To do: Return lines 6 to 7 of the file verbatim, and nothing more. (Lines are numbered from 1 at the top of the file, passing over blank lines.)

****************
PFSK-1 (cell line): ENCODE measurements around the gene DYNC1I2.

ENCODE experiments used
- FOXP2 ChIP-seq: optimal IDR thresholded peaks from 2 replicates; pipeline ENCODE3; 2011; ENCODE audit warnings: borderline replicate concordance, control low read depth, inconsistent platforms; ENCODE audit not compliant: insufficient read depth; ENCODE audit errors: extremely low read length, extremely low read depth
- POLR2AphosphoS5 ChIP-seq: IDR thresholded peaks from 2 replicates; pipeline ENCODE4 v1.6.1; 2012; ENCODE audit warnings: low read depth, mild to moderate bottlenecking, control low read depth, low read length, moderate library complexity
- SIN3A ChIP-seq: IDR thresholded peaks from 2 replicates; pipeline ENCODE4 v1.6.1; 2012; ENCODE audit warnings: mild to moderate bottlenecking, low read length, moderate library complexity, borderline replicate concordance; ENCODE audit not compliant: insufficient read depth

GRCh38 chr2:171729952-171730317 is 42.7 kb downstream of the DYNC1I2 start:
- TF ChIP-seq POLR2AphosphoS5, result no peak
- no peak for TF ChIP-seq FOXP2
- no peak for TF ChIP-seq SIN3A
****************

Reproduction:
GRCh38 chr2:171729952-171730317 is 42.7 kb downstream of the DYNC1I2 start:
- TF ChIP-seq POLR2AphosphoS5, result no peak